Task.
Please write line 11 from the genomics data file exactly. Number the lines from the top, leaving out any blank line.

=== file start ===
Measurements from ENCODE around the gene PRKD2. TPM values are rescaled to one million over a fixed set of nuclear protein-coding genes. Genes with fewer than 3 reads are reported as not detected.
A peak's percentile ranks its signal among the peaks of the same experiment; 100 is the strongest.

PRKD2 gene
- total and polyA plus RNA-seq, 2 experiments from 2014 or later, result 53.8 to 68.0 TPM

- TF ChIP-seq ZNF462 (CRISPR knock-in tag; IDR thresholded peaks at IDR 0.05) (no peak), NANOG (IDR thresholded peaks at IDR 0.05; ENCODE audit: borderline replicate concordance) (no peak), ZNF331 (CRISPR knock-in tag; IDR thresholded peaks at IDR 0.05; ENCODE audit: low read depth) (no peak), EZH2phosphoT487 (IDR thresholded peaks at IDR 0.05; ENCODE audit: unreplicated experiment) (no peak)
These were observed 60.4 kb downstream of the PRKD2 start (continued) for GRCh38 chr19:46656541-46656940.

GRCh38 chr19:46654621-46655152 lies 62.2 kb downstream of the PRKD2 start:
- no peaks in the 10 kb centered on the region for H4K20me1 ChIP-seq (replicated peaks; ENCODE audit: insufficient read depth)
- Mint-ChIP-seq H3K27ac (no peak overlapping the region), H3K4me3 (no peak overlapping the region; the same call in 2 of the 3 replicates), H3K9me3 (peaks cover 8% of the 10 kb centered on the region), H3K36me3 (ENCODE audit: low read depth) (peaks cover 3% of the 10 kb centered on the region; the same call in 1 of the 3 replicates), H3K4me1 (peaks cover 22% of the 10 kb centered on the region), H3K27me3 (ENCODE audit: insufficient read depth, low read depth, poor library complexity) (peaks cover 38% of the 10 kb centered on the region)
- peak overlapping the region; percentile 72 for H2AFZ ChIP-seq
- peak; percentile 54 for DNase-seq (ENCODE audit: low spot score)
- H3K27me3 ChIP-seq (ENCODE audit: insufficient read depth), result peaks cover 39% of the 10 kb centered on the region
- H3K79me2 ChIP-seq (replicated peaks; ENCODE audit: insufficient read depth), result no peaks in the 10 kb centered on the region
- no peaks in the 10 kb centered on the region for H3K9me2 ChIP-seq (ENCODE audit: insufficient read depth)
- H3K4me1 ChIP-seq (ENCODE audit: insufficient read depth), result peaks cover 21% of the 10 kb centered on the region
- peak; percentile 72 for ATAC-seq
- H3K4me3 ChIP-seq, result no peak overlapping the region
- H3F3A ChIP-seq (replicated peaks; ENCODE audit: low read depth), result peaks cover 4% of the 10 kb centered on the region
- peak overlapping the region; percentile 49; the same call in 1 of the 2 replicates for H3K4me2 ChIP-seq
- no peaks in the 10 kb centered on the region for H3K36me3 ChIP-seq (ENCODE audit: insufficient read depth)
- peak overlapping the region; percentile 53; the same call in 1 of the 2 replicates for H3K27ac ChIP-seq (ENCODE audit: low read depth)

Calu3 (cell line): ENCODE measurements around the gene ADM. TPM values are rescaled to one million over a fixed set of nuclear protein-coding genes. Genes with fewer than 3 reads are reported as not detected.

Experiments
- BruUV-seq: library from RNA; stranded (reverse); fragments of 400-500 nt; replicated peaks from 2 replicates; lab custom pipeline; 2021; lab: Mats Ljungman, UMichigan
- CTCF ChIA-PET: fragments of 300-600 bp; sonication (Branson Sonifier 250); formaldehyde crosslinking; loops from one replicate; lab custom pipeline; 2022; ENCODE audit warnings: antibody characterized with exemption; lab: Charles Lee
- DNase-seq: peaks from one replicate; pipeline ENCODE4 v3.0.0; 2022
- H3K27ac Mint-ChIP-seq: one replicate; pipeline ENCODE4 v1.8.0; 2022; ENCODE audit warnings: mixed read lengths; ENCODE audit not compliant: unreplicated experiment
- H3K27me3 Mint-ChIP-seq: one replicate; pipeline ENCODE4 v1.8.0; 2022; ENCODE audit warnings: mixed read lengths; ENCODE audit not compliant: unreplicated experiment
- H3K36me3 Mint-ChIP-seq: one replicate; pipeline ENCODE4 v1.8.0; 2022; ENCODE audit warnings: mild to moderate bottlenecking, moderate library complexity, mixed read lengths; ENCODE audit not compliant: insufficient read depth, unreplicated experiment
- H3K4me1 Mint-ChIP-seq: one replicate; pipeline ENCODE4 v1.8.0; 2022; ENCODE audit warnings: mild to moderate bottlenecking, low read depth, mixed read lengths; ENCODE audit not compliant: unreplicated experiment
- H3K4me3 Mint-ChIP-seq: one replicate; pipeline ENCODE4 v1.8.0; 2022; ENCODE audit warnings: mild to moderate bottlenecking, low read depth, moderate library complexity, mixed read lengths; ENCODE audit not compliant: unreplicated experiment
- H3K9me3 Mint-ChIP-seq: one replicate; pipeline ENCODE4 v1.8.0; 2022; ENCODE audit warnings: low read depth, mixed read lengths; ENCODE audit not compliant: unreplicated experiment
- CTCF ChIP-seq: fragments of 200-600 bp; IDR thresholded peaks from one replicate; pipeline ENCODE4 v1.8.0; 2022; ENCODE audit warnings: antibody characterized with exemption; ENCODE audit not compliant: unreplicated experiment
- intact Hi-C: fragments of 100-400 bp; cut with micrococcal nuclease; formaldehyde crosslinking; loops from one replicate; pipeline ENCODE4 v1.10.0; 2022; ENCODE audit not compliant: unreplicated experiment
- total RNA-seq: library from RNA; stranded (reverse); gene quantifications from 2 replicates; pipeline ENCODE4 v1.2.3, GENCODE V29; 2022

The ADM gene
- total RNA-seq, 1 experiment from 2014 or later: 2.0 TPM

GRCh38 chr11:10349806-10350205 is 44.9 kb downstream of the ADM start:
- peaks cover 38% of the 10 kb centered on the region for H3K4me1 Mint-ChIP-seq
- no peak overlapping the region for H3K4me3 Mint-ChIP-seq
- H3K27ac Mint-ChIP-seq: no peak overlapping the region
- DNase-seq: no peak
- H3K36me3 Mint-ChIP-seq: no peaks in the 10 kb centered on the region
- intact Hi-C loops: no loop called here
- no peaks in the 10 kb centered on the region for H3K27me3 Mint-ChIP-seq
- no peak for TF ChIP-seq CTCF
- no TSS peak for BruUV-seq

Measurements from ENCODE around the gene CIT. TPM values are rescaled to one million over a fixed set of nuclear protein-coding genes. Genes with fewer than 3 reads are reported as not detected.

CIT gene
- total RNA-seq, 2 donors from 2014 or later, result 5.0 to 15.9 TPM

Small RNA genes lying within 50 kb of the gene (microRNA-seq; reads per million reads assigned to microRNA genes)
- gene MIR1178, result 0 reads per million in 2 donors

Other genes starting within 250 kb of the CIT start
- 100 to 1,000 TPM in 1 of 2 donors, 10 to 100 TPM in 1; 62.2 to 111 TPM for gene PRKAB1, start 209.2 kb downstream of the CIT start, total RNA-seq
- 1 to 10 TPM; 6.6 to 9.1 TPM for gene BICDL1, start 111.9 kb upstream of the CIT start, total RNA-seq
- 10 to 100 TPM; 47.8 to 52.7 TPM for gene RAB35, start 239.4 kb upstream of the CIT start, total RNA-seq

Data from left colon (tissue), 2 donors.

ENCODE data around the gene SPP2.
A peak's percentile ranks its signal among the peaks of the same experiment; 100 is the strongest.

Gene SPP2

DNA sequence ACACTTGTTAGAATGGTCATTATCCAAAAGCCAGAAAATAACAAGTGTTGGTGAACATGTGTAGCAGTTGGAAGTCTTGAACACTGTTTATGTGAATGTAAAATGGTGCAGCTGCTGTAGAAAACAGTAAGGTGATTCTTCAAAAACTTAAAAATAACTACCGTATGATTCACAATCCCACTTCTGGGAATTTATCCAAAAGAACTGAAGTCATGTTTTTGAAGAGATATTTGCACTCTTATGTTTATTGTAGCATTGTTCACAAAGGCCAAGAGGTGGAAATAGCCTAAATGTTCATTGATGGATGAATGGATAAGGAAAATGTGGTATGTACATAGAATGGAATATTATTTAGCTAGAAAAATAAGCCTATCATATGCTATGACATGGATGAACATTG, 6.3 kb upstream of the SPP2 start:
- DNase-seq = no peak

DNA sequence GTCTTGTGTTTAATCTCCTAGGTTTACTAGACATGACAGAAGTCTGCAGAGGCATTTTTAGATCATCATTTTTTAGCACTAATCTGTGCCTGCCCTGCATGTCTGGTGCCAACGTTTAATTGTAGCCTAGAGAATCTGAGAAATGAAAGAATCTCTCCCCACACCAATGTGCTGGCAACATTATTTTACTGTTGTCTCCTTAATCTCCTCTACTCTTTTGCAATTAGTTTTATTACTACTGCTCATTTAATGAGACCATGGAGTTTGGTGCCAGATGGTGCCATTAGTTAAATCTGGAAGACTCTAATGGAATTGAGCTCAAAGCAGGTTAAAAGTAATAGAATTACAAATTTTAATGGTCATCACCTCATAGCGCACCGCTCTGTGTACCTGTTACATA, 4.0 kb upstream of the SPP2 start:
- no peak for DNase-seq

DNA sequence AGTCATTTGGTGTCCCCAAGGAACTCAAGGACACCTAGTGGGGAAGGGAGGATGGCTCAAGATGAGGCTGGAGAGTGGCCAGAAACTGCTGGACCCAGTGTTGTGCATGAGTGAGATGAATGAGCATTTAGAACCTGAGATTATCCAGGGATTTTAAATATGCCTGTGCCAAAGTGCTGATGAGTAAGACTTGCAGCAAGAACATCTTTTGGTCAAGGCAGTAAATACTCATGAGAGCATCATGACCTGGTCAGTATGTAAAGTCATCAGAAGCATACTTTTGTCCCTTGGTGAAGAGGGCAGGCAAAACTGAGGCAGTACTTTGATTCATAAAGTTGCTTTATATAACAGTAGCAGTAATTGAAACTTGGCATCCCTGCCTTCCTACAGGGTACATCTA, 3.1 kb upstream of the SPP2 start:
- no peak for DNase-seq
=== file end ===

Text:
- peak; percentile 54 for DNase-seq (ENCODE audit: low spot score)